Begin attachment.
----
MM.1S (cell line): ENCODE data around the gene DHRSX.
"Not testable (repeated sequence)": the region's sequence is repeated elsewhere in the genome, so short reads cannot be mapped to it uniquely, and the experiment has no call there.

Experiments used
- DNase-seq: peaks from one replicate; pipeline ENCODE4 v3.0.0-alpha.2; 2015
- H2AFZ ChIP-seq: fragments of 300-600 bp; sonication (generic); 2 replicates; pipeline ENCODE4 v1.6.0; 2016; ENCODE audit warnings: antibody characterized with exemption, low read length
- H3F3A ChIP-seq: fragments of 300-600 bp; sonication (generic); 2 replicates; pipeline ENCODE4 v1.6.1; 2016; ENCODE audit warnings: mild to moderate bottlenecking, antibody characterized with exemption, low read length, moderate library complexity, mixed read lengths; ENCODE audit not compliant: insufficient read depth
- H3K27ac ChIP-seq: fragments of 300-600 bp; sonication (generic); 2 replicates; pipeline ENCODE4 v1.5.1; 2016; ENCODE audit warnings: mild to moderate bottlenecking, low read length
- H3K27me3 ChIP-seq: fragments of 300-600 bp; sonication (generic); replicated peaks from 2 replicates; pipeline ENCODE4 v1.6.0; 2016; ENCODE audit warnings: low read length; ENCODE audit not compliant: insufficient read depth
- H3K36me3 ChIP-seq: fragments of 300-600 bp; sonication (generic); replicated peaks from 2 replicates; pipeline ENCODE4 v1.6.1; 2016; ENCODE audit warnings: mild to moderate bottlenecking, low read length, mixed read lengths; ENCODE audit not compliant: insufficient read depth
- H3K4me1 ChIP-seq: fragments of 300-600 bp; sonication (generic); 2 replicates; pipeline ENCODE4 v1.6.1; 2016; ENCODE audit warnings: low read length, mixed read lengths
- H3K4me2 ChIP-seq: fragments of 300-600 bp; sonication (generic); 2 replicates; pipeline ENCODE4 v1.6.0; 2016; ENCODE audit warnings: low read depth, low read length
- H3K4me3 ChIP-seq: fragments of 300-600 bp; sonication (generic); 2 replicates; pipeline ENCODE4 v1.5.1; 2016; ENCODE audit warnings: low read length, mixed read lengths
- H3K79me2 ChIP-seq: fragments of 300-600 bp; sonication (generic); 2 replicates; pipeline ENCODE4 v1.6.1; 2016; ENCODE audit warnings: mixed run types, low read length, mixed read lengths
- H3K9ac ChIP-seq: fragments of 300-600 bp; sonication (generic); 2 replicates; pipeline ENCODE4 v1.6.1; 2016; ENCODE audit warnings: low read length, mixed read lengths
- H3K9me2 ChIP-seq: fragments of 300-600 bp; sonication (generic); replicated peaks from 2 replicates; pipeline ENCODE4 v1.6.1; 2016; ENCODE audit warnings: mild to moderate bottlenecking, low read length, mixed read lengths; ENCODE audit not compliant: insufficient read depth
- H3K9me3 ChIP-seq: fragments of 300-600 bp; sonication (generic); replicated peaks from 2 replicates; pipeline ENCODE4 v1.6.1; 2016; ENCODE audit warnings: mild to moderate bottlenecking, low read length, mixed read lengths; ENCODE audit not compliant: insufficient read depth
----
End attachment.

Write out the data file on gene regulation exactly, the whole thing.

MM.1S (cell line): ENCODE data around the gene DHRSX.
"Not testable (repeated sequence)": the region's sequence is repeated elsewhere in the genome, so short reads cannot be mapped to it uniquely, and the experiment has no call there.

Experiments used
- DNase-seq: peaks from one replicate; pipeline ENCODE4 v3.0.0-alpha.2; 2015
- H2AFZ ChIP-seq: fragments of 300-600 bp; sonication (generic); 2 replicates; pipeline ENCODE4 v1.6.0; 2016; ENCODE audit warnings: antibody characterized with exemption, low read length
- H3F3A ChIP-seq: fragments of 300-600 bp; sonication (generic); 2 replicates; pipeline ENCODE4 v1.6.1; 2016; ENCODE audit warnings: mild to moderate bottlenecking, antibody characterized with exemption, low read length, moderate library complexity, mixed read lengths; ENCODE audit not compliant: insufficient read depth
- H3K27ac ChIP-seq: fragments of 300-600 bp; sonication (generic); 2 replicates; pipeline ENCODE4 v1.5.1; 2016; ENCODE audit warnings: mild to moderate bottlenecking, low read length
- H3K27me3 ChIP-seq: fragments of 300-600 bp; sonication (generic); replicated peaks from 2 replicates; pipeline ENCODE4 v1.6.0; 2016; ENCODE audit warnings: low read length; ENCODE audit not compliant: insufficient read depth
- H3K36me3 ChIP-seq: fragments of 300-600 bp; sonication (generic); replicated peaks from 2 replicates; pipeline ENCODE4 v1.6.1; 2016; ENCODE audit warnings: mild to moderate bottlenecking, low read length, mixed read lengths; ENCODE audit not compliant: insufficient read depth
- H3K4me1 ChIP-seq: fragments of 300-600 bp; sonication (generic); 2 replicates; pipeline ENCODE4 v1.6.1; 2016; ENCODE audit warnings: low read length, mixed read lengths
- H3K4me2 ChIP-seq: fragments of 300-600 bp; sonication (generic); 2 replicates; pipeline ENCODE4 v1.6.0; 2016; ENCODE audit warnings: low read depth, low read length
- H3K4me3 ChIP-seq: fragments of 300-600 bp; sonication (generic); 2 replicates; pipeline ENCODE4 v1.5.1; 2016; ENCODE audit warnings: low read length, mixed read lengths
- H3K79me2 ChIP-seq: fragments of 300-600 bp; sonication (generic); 2 replicates; pipeline ENCODE4 v1.6.1; 2016; ENCODE audit warnings: mixed run types, low read length, mixed read lengths
- H3K9ac ChIP-seq: fragments of 300-600 bp; sonication (generic); 2 replicates; pipeline ENCODE4 v1.6.1; 2016; ENCODE audit warnings: low read length, mixed read lengths
- H3K9me2 ChIP-seq: fragments of 300-600 bp; sonication (generic); replicated peaks from 2 replicates; pipeline ENCODE4 v1.6.1; 2016; ENCODE audit warnings: mild to moderate bottlenecking, low read length, mixed read lengths; ENCODE audit not compliant: insufficient read depth
- H3K9me3 ChIP-seq: fragments of 300-600 bp; sonication (generic); replicated peaks from 2 replicates; pipeline ENCODE4 v1.6.1; 2016; ENCODE audit warnings: mild to moderate bottlenecking, low read length, mixed read lengths; ENCODE audit not compliant: insufficient read depth